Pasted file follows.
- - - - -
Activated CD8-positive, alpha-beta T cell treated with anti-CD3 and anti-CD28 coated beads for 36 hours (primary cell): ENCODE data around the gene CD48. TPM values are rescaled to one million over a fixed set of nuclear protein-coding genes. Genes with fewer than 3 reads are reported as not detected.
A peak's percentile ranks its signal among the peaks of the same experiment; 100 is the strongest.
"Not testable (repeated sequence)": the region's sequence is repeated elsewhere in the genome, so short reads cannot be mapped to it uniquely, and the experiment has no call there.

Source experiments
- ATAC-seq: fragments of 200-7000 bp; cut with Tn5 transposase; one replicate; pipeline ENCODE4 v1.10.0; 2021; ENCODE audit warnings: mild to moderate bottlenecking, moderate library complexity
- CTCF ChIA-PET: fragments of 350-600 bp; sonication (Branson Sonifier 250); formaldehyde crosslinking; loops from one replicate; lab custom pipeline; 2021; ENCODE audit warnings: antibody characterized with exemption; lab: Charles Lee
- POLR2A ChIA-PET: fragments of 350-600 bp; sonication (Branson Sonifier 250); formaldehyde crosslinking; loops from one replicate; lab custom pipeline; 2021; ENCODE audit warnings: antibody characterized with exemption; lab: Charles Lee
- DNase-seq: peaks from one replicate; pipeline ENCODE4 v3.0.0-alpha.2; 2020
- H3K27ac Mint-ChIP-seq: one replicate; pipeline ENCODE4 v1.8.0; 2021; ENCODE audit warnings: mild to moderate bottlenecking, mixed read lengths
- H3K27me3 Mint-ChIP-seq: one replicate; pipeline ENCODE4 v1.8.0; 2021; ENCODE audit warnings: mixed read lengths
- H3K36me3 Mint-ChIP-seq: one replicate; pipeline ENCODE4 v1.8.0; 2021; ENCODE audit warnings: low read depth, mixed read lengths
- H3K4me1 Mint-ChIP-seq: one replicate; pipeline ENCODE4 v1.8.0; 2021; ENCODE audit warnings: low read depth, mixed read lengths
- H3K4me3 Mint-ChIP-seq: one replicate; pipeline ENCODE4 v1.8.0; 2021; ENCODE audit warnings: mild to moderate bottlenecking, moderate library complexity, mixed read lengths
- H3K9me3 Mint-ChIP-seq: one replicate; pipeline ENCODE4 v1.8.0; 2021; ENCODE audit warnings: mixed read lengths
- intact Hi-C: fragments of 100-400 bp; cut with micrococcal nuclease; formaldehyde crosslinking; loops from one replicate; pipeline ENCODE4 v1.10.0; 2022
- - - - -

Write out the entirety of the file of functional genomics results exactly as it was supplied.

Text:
Activated CD8-positive, alpha-beta T cell treated with anti-CD3 and anti-CD28 coated beads for 36 hours (primary cell): ENCODE data around the gene CD48. TPM values are rescaled to one million over a fixed set of nuclear protein-coding genes. Genes with fewer than 3 reads are reported as not detected.
A peak's percentile ranks its signal among the peaks of the same experiment; 100 is the strongest.
"Not testable (repeated sequence)": the region's sequence is repeated elsewhere in the genome, so short reads cannot be mapped to it uniquely, and the experiment has no call there.

Source experiments
- ATAC-seq: fragments of 200-7000 bp; cut with Tn5 transposase; one replicate; pipeline ENCODE4 v1.10.0; 2021; ENCODE audit warnings: mild to moderate bottlenecking, moderate library complexity
- CTCF ChIA-PET: fragments of 350-600 bp; sonication (Branson Sonifier 250); formaldehyde crosslinking; loops from one replicate; lab custom pipeline; 2021; ENCODE audit warnings: antibody characterized with exemption; lab: Charles Lee
- POLR2A ChIA-PET: fragments of 350-600 bp; sonication (Branson Sonifier 250); formaldehyde crosslinking; loops from one replicate; lab custom pipeline; 2021; ENCODE audit warnings: antibody characterized with exemption; lab: Charles Lee
- DNase-seq: peaks from one replicate; pipeline ENCODE4 v3.0.0-alpha.2; 2020
- H3K27ac Mint-ChIP-seq: one replicate; pipeline ENCODE4 v1.8.0; 2021; ENCODE audit warnings: mild to moderate bottlenecking, mixed read lengths
- H3K27me3 Mint-ChIP-seq: one replicate; pipeline ENCODE4 v1.8.0; 2021; ENCODE audit warnings: mixed read lengths
- H3K36me3 Mint-ChIP-seq: one replicate; pipeline ENCODE4 v1.8.0; 2021; ENCODE audit warnings: low read depth, mixed read lengths
- H3K4me1 Mint-ChIP-seq: one replicate; pipeline ENCODE4 v1.8.0; 2021; ENCODE audit warnings: low read depth, mixed read lengths
- H3K4me3 Mint-ChIP-seq: one replicate; pipeline ENCODE4 v1.8.0; 2021; ENCODE audit warnings: mild to moderate bottlenecking, moderate library complexity, mixed read lengths
- H3K9me3 Mint-ChIP-seq: one replicate; pipeline ENCODE4 v1.8.0; 2021; ENCODE audit warnings: mixed read lengths
- intact Hi-C: fragments of 100-400 bp; cut with micrococcal nuclease; formaldehyde crosslinking; loops from one replicate; pipeline ENCODE4 v1.10.0; 2022